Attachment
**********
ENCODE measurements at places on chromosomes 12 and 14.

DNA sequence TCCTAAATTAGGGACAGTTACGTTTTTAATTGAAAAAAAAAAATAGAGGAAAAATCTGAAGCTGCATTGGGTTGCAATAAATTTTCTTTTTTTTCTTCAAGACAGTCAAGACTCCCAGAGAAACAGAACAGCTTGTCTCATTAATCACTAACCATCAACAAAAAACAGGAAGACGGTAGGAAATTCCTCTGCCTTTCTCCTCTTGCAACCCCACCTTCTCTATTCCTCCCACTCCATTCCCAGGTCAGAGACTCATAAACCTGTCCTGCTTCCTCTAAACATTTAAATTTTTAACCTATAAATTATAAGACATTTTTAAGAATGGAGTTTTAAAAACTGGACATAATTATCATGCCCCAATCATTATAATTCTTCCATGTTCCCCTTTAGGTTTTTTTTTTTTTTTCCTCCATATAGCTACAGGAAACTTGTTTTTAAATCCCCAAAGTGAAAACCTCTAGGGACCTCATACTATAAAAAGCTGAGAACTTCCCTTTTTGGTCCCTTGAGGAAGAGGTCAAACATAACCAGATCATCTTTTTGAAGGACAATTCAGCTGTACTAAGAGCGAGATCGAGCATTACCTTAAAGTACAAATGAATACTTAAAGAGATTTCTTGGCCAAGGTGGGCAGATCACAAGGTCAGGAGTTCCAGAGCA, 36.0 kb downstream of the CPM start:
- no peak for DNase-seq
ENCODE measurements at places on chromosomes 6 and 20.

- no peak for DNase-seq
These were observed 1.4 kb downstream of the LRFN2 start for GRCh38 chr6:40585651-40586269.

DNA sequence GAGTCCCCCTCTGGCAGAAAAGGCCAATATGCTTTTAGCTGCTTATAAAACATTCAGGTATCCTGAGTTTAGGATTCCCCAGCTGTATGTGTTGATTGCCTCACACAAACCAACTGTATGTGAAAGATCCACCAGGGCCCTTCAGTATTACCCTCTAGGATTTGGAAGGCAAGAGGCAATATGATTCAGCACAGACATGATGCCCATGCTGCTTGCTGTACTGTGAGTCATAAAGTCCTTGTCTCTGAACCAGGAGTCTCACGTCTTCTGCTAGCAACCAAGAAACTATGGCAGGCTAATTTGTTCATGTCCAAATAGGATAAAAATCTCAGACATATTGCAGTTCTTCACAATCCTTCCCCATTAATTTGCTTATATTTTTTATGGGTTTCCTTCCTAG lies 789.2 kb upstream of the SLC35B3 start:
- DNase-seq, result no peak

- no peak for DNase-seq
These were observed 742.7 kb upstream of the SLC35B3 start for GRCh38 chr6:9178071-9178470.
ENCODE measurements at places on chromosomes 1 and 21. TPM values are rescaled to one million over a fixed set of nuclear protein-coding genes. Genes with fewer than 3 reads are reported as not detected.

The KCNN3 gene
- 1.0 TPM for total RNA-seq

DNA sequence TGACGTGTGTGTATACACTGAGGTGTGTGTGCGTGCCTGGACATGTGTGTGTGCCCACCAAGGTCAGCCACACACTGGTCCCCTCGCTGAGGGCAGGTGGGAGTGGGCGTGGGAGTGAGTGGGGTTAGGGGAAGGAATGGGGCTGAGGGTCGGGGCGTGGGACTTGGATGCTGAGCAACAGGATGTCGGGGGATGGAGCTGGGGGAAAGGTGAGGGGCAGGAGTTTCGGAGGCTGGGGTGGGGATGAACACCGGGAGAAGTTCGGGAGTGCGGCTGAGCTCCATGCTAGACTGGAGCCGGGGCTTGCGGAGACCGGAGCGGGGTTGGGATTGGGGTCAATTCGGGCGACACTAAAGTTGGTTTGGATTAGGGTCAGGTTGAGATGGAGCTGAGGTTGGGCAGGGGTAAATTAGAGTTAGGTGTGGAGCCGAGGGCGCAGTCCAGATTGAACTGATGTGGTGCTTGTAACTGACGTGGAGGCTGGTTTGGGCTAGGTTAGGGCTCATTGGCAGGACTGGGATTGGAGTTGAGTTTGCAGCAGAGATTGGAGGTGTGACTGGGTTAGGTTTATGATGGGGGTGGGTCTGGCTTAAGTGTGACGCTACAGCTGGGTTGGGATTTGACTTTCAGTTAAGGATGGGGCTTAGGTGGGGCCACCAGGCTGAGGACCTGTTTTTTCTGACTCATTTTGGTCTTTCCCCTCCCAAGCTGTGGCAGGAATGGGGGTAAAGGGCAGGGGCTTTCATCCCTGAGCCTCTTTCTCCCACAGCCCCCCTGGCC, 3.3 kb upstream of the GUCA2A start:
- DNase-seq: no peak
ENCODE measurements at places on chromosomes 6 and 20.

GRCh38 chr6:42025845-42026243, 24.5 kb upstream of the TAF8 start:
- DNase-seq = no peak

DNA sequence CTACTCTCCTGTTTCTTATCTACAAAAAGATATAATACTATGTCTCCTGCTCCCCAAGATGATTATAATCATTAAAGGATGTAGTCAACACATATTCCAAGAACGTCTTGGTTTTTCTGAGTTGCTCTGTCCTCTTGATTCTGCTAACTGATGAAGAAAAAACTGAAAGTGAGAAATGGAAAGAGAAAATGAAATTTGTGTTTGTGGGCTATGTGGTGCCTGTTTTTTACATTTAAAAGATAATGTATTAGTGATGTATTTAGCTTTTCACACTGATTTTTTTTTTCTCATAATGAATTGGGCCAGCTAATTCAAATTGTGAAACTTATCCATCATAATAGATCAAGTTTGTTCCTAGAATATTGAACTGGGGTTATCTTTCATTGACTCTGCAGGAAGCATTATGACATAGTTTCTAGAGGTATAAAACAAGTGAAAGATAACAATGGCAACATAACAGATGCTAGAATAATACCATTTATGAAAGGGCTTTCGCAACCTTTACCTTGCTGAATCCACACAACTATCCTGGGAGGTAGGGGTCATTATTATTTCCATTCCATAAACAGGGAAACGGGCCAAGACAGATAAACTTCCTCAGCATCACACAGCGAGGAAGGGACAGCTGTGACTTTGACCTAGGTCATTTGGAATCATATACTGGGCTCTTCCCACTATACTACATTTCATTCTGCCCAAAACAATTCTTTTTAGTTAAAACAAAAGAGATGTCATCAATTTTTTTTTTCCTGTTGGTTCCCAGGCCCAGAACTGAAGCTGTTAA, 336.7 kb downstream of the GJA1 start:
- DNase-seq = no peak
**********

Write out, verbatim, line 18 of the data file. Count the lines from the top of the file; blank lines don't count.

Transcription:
- DNase-seq = no peak